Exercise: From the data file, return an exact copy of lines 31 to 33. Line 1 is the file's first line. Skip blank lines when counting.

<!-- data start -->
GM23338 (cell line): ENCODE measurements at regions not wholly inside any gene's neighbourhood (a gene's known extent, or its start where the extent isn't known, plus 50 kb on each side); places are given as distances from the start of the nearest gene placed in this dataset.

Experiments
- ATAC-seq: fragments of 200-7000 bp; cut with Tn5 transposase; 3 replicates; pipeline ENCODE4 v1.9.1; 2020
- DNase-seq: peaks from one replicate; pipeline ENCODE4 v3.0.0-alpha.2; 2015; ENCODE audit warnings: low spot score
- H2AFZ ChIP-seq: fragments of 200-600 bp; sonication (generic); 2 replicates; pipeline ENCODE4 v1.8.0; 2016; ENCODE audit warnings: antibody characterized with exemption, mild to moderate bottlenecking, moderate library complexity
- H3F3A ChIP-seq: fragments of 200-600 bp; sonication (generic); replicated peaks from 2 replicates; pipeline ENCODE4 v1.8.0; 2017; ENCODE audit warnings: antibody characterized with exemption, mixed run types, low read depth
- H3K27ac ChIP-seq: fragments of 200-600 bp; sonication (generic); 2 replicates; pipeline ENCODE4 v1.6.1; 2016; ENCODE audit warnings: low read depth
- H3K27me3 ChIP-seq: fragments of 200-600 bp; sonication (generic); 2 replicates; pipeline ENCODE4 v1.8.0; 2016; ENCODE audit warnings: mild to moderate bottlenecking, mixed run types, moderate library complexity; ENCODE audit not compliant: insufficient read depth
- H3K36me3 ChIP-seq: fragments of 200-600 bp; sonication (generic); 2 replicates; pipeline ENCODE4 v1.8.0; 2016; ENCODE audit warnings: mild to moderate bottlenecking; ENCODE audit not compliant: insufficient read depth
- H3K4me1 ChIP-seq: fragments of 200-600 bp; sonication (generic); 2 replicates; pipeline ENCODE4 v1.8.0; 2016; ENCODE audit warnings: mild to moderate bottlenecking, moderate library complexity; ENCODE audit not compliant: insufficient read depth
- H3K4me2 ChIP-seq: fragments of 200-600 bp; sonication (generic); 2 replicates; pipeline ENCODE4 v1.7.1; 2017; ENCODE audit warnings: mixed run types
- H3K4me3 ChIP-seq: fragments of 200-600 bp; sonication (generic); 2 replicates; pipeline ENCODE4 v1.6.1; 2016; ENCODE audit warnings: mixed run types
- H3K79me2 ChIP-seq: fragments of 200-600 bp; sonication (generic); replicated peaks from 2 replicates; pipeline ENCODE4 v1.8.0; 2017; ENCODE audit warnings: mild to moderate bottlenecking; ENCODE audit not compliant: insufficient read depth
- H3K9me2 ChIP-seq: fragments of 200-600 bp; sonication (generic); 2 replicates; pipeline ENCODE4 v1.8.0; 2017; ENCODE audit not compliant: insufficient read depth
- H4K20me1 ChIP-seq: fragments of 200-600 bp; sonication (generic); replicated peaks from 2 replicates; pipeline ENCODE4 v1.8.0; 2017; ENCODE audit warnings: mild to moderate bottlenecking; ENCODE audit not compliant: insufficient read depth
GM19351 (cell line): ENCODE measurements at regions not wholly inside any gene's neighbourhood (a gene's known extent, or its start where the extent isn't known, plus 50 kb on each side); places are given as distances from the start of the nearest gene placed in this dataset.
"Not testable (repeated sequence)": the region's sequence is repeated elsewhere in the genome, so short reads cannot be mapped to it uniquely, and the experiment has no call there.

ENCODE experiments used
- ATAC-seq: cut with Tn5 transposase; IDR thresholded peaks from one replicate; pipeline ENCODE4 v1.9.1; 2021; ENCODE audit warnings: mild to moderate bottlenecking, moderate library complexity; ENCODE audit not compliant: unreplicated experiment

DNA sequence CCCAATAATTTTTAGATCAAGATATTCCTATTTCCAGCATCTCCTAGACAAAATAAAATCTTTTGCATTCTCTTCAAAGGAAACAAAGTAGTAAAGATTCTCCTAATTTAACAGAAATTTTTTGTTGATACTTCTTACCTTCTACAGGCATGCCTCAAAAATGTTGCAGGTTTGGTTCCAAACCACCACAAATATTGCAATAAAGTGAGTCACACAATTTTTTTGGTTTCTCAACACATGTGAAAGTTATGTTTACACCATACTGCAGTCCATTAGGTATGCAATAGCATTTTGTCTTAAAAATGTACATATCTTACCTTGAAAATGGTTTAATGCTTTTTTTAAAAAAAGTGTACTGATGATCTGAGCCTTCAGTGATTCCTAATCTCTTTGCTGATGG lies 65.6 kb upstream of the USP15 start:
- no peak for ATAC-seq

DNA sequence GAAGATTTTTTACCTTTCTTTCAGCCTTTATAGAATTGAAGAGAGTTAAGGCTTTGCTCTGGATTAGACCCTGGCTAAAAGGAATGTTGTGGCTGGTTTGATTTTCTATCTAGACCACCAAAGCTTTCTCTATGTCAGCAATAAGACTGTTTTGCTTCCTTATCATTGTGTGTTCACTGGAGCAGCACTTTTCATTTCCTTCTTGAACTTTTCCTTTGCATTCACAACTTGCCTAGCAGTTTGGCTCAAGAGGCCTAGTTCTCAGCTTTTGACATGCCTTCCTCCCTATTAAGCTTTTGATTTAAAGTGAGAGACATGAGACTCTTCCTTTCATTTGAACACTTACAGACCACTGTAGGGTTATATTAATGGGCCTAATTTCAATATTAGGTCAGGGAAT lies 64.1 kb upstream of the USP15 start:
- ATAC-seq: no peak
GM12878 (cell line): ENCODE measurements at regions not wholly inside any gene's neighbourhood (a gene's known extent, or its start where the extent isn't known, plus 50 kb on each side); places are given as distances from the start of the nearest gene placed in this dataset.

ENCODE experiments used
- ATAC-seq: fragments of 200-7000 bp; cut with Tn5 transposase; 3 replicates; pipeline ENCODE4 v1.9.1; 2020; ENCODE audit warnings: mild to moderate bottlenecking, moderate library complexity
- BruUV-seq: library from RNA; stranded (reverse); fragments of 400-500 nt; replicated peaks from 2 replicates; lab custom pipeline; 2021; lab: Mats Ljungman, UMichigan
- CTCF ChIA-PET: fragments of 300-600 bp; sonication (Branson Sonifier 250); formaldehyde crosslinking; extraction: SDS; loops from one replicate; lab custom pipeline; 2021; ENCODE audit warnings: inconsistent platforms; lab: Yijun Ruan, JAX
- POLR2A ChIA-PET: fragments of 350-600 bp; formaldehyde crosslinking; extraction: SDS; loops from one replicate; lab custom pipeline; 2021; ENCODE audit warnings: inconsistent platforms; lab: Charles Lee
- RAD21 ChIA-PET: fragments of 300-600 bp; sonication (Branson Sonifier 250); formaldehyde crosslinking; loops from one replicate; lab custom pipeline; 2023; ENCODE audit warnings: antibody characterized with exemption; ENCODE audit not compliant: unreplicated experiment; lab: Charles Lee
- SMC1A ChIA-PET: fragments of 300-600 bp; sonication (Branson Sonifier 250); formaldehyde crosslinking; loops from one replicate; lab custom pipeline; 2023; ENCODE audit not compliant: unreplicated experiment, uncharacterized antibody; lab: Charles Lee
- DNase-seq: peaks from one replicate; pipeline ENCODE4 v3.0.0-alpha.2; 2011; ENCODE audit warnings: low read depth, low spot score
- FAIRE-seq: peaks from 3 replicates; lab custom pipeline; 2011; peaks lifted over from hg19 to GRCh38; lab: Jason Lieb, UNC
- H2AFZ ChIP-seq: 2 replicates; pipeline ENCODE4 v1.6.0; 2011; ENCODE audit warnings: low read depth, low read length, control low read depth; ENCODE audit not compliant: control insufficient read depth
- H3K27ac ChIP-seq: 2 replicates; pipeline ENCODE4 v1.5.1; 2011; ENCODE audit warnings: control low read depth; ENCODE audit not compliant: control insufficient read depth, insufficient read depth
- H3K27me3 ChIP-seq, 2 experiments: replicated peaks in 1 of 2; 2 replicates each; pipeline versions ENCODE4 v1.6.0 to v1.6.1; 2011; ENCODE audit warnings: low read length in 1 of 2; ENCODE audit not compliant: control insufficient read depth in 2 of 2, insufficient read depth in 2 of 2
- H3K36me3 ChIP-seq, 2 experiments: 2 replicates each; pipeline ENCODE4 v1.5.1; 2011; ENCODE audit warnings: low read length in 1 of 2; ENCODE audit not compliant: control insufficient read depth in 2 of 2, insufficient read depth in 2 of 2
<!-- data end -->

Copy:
- SMC1A ChIA-PET: fragments of 300-600 bp; sonication (Branson Sonifier 250); formaldehyde crosslinking; loops from one replicate; lab custom pipeline; 2023; ENCODE audit not compliant: unreplicated experiment, uncharacterized antibody; lab: Charles Lee
- DNase-seq: peaks from one replicate; pipeline ENCODE4 v3.0.0-alpha.2; 2011; ENCODE audit warnings: low read depth, low spot score
- FAIRE-seq: peaks from 3 replicates; lab custom pipeline; 2011; peaks lifted over from hg19 to GRCh38; lab: Jason Lieb, UNC